From there, my intentions are to cut out the areas for the radiator door, oil vents and  tail wheel.  Once that's done, then I'll finish the cutouts and add primer and start the cockpit interior. 

I figured by following these steps in order, I can sand away as much as needed and avoid as much saw dust as possible getting into the cockpit detailing.   
 
 
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Reply #219 - May 9th, 2019 at 11:17am

Skyediamonds   Offline
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Alf:

Thanks.  I'll still keep you updated as I progress.  Thank you for your suggestion and glad to know I wasn't alone in my observation of the squarish belly.

I should add, that when sanding down the fuselage to "shape" I will sand the belly more flat to help square off the underside.  That extra balsa planking will give me that option.  It won't be perfect, but it will be better than a totally rounded bottom.
 
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Reply #218 - May 9th, 2019 at 11:11am

alfakilo   Offline
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St Louis, MO

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Looks good and I think the cooler door will work out fine now!
 
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Reply #217 - May 9th, 2019 at 11:03am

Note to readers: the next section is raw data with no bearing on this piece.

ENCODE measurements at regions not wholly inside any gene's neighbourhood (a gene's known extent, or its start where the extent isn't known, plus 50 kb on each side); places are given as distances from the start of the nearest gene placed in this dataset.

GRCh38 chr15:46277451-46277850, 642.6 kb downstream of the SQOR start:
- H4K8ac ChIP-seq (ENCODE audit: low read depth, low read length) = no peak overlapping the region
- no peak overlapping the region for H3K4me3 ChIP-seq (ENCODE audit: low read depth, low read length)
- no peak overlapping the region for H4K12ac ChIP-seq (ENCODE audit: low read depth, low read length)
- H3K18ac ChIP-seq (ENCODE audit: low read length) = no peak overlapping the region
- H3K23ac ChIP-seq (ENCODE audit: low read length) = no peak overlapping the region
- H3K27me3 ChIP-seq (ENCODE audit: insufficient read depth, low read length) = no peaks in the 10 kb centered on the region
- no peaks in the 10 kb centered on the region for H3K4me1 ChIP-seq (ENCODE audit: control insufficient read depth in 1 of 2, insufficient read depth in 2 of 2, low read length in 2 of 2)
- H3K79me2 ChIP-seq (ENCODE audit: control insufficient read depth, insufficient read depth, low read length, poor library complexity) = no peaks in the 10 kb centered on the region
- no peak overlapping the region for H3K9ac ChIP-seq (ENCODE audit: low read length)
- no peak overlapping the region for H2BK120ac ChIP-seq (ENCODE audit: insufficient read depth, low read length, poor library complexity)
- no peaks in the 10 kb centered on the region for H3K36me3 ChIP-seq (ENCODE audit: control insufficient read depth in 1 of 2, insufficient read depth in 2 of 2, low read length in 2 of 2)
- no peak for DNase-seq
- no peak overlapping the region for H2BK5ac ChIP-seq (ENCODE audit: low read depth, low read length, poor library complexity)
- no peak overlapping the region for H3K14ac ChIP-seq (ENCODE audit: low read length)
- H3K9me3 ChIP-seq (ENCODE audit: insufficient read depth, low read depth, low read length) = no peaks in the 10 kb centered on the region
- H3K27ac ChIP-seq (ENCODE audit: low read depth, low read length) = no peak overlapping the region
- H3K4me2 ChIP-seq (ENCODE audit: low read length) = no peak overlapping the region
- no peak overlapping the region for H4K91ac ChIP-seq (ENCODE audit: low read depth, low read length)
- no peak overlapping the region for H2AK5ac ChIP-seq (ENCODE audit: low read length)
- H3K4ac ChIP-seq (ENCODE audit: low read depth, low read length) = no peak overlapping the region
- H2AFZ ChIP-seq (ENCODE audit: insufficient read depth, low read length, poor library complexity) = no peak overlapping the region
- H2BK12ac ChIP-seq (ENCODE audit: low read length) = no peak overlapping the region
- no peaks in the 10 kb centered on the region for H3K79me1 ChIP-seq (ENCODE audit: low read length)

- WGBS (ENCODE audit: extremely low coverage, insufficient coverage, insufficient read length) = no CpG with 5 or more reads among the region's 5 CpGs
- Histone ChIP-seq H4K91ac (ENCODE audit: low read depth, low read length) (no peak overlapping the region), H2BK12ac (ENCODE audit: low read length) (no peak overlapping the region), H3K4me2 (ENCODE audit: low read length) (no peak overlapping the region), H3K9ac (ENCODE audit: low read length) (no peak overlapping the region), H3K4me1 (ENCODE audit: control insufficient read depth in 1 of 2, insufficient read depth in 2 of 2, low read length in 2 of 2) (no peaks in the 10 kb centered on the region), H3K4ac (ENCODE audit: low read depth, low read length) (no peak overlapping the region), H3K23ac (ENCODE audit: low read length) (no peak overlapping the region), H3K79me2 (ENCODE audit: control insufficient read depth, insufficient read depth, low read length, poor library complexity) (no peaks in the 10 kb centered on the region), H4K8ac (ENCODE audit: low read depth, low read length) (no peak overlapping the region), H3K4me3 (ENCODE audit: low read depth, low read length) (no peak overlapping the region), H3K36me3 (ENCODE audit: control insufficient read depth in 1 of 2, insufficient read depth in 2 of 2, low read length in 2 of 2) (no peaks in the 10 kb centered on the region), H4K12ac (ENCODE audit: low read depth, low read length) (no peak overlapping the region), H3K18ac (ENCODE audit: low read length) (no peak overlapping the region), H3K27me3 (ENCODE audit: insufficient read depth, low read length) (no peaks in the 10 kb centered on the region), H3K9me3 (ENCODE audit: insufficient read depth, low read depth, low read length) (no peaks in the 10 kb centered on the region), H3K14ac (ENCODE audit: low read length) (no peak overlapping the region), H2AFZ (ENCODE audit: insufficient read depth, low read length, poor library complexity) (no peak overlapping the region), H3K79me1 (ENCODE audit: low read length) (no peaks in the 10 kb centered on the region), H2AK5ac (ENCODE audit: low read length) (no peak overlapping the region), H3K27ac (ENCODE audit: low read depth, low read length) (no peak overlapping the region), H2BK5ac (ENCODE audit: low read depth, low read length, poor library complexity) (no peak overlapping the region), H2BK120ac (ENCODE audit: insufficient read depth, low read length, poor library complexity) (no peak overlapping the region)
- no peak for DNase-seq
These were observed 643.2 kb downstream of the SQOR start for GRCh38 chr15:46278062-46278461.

Skyediamonds   Offline
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In my attempts to start off modifying the underside of the fuselage,  I tried using 1/8" square balsa strip as a starting point to change the profile to a more "squarish" section.  I even soaked the wood.  Hmmmm

Then I thought of something that dawned on me and referenced to the drawing of the fuselage.  This time, I decided to overlay the model fuselage on top of the drawing.  This is where I discovered that the fuselage planking had achieved my original goal of "fattening" it up to match the outlines. 

It was at this point, that if I decided to add more material to square off the fuselage, then it would be too much and out of outline and scale.  So, I'm back to my original plans of adding the double planking and then "sanding the fuselage (down) to shape."

Here, you can see the "before" double planking and the nose outline from the drawing is just visible behind the model fuselage;  and "after" the double planking as the fuselage is laid over the drawing and you can easily see that it's pretty fat.  It will require me to sand down the fuselage to the outlines of the drawing.
« Last Edit: May 10th, 2019 at 8:33am by Skyediamonds »